Tag Archives: Homeless

Chat With Rat Boy


Walking up Bay Street from King, I saw two guys sitting on the sidewalk. It was rush hour and people were pouring from the buildings to make their dash down to Union Station. At first, I didn’t think anything of it: two more kids begging on the streets. But as I passed, I did a double-take. A rat had climbed onto the one kid’s shoulder. I stopped and knelt beside him: “Is that what I think it is?”

He smiled and confirmed that it was a rat. But he was quick to add that rats make good pets. They’re intelligent and loyal. Easy to care for. They’ll eat anything humans eat. Except potatoes. Don’t feed them potatoes. There’s something in the skins that’s poisonous to rats. The only downside to rats is that they eat a lot, almost as much as dogs. As he spoke, I had visions of Willard in my head.

He bought his rat at PJ’s Pet Store. He boarded all the way up Yonge Street to the store north of Lawrence. He’s had his rat for more than a year now. Before that, he had another rat that he bought at the PJ’s in Barrie, but somebody stole it.

“Somebody stole your rat?”

“Yeah. I think because it was black and white. So I bought a brown rat instead. Nobody wants a brown rat. They look dirty.”

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Homeless On Bloor

I’m working on a photobook tentatively titled The Disposable City. It’s a vehicle for exploring urban concerns like ephemera, waste (garbage, demolitions, pollution), and the commodification of everything, including people. Every now and then, I do another spread, then let it sit for a time to see how I feel about it. A while back, I did one on a homeless woman who camped out for a few weeks in a doorway across from me. It seems like a reasonable piece to post on Good Friday. I’ve included the text and a few images below, but for the full impact, you can download the two spreads in pdf format.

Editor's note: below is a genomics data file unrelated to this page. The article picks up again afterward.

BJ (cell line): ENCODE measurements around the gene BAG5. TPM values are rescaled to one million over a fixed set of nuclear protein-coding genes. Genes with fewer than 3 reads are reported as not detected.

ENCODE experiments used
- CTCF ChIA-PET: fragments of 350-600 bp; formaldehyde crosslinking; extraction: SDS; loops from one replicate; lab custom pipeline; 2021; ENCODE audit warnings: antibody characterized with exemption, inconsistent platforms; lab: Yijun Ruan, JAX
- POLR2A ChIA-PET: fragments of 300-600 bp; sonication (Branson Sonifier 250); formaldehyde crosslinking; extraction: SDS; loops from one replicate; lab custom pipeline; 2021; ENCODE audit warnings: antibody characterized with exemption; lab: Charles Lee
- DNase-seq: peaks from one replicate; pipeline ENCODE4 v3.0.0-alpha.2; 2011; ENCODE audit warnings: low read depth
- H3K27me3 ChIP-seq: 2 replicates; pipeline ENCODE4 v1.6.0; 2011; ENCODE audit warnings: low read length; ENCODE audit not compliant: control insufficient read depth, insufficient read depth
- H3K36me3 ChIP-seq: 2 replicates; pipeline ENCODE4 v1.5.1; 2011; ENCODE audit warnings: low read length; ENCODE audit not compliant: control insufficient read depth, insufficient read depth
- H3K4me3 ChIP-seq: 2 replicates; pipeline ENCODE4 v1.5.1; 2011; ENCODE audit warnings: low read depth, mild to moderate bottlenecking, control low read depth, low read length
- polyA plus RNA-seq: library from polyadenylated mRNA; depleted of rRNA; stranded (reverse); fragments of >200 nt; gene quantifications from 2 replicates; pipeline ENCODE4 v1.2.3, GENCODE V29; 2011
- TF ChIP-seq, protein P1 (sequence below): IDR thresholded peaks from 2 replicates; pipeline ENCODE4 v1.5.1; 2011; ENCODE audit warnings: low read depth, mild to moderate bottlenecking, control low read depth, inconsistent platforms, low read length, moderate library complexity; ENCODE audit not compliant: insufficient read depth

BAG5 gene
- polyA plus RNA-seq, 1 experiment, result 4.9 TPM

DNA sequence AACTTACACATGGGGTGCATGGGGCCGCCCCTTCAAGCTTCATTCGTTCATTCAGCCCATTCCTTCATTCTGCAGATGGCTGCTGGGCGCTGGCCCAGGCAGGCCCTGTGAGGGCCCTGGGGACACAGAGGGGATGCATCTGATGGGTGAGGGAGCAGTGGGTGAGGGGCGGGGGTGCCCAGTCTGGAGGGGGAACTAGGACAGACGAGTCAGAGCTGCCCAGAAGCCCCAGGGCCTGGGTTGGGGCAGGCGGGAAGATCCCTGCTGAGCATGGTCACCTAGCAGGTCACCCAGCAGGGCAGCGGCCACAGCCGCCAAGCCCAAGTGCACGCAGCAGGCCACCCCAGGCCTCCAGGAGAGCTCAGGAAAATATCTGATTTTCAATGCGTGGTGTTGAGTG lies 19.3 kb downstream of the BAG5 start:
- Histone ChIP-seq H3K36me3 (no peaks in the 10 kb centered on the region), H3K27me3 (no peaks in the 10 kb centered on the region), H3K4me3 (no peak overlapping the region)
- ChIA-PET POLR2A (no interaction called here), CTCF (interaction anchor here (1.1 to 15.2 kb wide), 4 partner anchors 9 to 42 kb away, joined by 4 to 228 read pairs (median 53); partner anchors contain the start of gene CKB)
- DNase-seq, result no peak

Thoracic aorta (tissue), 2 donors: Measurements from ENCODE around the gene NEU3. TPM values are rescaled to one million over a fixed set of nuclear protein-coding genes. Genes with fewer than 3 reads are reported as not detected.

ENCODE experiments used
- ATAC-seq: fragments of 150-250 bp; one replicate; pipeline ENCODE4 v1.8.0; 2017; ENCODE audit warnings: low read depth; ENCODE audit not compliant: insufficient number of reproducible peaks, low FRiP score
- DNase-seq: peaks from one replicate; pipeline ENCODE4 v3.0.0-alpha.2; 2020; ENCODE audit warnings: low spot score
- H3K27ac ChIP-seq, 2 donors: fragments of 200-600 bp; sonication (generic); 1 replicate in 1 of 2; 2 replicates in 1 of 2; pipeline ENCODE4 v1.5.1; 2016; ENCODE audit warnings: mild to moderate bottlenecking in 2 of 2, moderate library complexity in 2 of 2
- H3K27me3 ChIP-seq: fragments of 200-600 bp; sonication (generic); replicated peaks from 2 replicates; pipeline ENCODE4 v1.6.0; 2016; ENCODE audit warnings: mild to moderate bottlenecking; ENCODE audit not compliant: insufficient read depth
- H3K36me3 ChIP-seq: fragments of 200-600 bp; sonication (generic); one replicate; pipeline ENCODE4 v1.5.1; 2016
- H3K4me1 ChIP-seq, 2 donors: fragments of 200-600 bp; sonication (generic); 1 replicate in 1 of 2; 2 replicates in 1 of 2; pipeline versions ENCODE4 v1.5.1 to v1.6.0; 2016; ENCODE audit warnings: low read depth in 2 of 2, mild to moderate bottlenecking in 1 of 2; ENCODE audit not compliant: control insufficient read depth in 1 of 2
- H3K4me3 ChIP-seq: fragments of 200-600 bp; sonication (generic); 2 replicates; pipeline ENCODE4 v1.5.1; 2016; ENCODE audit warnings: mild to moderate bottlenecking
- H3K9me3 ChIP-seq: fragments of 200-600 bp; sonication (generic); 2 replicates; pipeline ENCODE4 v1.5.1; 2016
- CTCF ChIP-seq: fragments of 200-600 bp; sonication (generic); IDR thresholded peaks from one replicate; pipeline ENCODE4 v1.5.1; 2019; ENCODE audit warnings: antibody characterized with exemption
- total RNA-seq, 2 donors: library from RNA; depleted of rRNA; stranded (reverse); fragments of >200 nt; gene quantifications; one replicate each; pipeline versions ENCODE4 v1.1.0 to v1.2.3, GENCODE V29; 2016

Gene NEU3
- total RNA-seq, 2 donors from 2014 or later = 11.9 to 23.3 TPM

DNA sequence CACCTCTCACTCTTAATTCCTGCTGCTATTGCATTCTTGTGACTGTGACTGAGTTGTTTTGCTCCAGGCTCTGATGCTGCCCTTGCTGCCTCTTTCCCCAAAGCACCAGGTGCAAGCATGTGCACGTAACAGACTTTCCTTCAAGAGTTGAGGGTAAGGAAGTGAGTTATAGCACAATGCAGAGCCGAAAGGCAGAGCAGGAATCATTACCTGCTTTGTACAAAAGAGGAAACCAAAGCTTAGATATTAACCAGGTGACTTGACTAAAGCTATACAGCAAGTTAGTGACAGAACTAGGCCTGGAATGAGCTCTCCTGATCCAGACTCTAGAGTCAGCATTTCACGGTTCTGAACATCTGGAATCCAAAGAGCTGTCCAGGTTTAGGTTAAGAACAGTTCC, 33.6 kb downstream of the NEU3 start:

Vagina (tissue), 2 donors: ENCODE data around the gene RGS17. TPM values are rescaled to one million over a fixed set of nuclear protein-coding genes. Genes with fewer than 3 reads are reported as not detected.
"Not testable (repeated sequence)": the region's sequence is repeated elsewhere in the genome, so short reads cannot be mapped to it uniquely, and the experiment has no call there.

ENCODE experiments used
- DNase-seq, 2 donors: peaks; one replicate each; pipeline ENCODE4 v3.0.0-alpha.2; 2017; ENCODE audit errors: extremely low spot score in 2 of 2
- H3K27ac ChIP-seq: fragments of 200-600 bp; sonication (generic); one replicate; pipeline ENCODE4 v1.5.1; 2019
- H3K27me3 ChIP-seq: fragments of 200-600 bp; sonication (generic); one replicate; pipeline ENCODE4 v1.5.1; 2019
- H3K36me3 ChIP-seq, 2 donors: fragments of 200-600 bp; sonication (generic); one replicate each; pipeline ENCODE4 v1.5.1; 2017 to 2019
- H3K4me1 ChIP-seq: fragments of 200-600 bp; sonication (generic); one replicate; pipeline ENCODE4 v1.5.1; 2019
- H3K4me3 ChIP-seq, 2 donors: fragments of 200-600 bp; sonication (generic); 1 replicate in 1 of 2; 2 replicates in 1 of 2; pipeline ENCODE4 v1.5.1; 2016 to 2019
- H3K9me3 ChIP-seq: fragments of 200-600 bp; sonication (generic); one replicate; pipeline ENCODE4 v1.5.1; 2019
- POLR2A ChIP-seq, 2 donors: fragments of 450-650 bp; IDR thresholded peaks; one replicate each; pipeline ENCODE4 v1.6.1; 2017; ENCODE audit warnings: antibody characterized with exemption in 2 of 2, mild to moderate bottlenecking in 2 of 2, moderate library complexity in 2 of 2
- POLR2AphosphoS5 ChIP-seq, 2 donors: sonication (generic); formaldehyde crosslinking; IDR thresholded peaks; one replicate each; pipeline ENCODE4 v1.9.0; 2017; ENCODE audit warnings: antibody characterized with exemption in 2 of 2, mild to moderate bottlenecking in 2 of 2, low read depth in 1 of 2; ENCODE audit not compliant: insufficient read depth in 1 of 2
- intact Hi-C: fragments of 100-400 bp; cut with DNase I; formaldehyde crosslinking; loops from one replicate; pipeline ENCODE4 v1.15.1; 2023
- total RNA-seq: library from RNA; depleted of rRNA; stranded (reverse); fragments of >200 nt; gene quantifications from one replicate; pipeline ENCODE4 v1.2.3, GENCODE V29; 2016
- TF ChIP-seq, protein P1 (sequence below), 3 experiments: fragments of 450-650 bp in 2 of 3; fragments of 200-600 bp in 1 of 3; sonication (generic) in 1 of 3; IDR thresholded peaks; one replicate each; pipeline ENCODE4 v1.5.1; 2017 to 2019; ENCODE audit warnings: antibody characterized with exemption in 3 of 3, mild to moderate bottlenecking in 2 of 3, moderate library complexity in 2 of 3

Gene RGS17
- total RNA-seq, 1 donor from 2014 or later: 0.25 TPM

From The Disposable City:

I live high up in a condominium on the north side of Bloor Street. Across from me on the south side, one by one, the retailers are leaving their shops as a new owner—a developer—prepares to demolish the existing structures and build a 49-story tower in their place. A homeless woman has started camping out in a doorway. The sight of her greets me in the morning as I eat my breakfast, and again at night as I get ready for bed. Each day, out of curiosity, I lean out my window and train a long lens on her. I want to know if people interact with her as they pass on the sidewalk.

What I have learned is that most people barely acknowledge her existence much less interact with her. On the preceding page are 25 shots of the same scene. In all but one, the people passing don’t appear to see her. A small child, maybe seven years old, is the only person who turns her head and looks directly at the woman. Later, another child waves from his stroller.


It would be easy to sentimentalize the scene, maybe read something Biblical into it—you must become like a child to enter the kingdom of heaven. That sort of thing. I dismiss my observations as coincidental. Like so much of photography, it’s a “framing” issue: I’ve watched for only a short time and this has allowed me to be selective in the sliver of time I choose to capture the interactions of pedestrians and a homeless woman. Those interactions just happen to play out in a way that evokes a Biblical aphorism. If I watch for long enough, my sample size will more accurately characterize the interactions. They will become more statistically representative and less Biblical.